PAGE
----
Mountain Meteorology

Banner clouds

Banner clouds are clouds which appear to be attached to the leeward side of a steep mountain or a ridge. They are generally highly turbulent and they often appear to be like a banner attached to the mountain, which explains their name. Below you see a photograph of a banner cloud at Mt Matterhorn, taken by my former graduate student I. Prestel; the wind in this photograph is blowing from the right, so quite apparently the cloud is on the leeward side of the mountain.

Banner cloud at Mt. Matterhorn


Some time ago we started to observe banner clouds with the help of time lapse movies taken by a simple webcam which was positioned at the observatory at the top of mount Zugspitze (Schween et al. 2007). These movies, in combination with further measurements, revealed numerous properties of banner clouds at this mountain (Wirth et al. 2012).

Our main activity is to investigate banner clouds using numerical simulations. It turned out that banner clouds are formed in an ascending branch of air in the lee of the mountain (Reinert et al. 2007, Reinert and Wirth 2009) and that this requires parcel trajectories to first go around the mountain before they are lifted (Schappert and Wirth 2015). Other mechanisms which have been suggested as an explanation for banner clouds are less likely to be relevant (Voigt and Wirth 2013). The situation which is most conducive to banner cloud formation requires a steep mountain and weak stratification of the air (Prestel and Wirth 2016).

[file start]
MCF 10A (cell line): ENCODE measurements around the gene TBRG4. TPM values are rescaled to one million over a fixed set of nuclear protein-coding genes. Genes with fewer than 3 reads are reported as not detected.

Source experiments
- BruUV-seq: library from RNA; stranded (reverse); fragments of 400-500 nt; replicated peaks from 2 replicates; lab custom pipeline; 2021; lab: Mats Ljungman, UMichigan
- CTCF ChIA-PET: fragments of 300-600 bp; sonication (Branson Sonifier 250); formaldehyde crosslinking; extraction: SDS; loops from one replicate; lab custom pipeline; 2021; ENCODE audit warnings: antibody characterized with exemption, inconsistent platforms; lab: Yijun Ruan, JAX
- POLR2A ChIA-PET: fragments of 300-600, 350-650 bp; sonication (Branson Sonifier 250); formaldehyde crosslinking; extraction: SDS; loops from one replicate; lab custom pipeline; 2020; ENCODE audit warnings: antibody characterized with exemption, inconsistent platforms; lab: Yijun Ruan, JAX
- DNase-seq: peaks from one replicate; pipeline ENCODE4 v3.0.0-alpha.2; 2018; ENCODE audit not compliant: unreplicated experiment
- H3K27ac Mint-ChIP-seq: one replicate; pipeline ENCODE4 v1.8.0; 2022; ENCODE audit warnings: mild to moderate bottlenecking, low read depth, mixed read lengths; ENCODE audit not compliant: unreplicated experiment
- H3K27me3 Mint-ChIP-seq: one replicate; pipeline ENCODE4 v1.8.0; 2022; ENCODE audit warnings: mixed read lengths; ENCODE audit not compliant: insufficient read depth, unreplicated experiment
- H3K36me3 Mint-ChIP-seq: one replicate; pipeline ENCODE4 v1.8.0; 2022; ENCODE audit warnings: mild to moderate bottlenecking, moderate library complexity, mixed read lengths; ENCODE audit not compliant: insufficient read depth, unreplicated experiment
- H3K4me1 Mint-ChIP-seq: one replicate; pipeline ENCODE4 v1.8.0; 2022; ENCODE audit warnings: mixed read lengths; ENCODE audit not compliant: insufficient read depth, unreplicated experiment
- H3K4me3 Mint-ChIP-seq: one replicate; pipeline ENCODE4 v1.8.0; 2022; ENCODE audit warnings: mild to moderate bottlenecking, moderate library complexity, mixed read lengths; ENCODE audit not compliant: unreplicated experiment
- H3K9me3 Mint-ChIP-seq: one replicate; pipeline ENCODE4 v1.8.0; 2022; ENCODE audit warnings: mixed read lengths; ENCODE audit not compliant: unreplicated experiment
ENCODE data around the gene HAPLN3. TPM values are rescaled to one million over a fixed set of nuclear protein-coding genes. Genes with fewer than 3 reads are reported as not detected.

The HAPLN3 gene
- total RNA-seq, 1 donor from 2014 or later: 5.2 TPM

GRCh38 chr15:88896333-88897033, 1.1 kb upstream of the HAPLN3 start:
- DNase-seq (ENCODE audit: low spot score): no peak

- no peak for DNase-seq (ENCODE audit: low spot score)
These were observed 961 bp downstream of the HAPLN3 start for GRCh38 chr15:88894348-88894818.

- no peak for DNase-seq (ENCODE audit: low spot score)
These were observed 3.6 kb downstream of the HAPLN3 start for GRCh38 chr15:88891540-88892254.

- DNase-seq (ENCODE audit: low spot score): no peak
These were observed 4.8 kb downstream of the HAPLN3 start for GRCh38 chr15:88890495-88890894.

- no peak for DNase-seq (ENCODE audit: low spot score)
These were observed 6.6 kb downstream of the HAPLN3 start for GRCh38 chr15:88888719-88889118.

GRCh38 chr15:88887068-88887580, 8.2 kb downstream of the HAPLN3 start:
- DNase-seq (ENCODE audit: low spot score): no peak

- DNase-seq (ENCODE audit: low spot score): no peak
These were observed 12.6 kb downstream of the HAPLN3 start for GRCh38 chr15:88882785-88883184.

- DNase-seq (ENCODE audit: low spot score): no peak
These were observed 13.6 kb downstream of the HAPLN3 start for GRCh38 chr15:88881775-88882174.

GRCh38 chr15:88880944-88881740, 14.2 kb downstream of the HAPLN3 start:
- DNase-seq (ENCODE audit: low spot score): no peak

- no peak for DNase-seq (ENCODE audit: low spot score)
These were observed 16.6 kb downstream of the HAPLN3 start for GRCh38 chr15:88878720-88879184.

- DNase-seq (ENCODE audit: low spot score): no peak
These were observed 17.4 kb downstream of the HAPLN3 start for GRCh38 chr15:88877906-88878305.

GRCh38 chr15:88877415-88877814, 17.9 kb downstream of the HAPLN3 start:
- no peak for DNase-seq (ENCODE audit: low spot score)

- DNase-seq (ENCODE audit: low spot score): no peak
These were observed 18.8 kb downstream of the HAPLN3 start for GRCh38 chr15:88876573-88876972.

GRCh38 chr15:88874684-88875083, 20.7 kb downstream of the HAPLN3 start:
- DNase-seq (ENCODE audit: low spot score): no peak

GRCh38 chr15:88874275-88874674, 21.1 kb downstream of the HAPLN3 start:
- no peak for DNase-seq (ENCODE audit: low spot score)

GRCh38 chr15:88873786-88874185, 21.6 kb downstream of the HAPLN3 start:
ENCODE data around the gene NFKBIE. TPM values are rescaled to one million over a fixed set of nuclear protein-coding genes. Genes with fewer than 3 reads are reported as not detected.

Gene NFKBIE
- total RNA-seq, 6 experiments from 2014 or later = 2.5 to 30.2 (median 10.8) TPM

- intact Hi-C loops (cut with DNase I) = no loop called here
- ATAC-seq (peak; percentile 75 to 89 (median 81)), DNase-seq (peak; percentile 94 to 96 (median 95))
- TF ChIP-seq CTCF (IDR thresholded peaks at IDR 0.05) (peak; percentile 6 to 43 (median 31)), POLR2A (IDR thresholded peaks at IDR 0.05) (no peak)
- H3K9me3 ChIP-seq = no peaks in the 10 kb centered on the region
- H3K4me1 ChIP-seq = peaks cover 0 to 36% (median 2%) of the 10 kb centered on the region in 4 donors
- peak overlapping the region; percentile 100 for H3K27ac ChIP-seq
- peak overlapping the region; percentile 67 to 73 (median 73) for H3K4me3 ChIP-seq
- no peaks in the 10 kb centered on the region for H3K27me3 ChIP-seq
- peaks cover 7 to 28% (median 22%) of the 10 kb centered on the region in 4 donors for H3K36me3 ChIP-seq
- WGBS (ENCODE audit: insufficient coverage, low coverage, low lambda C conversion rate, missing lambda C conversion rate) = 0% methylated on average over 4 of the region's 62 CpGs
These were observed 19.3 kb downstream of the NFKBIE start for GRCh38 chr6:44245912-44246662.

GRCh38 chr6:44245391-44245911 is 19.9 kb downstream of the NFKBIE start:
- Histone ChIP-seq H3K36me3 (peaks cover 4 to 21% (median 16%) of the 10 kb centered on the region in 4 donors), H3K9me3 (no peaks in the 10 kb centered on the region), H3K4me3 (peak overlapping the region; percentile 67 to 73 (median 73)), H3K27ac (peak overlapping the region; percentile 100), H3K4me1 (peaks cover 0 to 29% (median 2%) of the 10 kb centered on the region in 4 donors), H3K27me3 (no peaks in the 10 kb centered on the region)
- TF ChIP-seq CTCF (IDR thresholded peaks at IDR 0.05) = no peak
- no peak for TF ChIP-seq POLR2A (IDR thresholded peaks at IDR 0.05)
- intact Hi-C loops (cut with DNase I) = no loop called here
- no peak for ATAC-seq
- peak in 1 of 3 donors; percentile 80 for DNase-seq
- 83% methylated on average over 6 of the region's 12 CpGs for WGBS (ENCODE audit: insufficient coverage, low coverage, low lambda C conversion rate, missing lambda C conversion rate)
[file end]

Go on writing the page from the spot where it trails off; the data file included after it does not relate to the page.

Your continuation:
Simulation of flow over an idealized mountain

A summary text about banner clouds in non-technical language can be found in Wirth (2016).


  • Prestel, I., and V. Wirth, 2016: What flow conditions are conducive to banner cloud formation? J. Atmos. Sci.73, 2385-2402. [Link to online version.]
  • Reinert, D., J. Eichhorn, W.-G. Panhans, and V. Wirth, 2007: A new LES model for simulating air flow and warm clouds above highly complex terrain. Part I: The dry model. Boundary Layer Meteorology125, 109-132, doi: 10.1007/s10,546-007-9183-8.
  • Reinert, D., and V. Wirth, 2009: A New Large-Eddy Simulation Model for Simulating Air Flow and Warm Clouds Above Highly Complex Terrain. Part II: The Moist Model and its Application to Banner Clouds. Boundary-Layer Meteorology133 113-136.
  • Schappert, S., and V. Wirth, 2015: Origin and Flow History of Air Parcels in Orographic Banner Clouds. J. Atmos. Sci.72, 3389-3403. [Link to online version.]
  • Schween, J., J. Kuettner, D. Reinert, J. Reuder, and V. Wirth, 2007: Definition of 'banner clouds' based on time lapse movies. Atmos. Chem. Phys.7, 2047-2055. [Available online.]
  • Voigt, M., and V. Wirth, 2013: Mechanisms of Banner Cloud Formation. J. Atmos. Sci.70, 3631-3640. [Link to online version.]
  • Wirth, V., 2016: Orographische Bannerwolken: Systematische Untersuchungen zu einem faszinierenden Naturphänomen. PROMET98, 95-101.
  • Wirth, V., M. Kristen, M. Leschner, J. Reuder, and J. H. Schween, 2012: Banner clouds observed at Mount Zugspitze. Atmos. Chem. Phys.12, 3611-3625. [Available online.]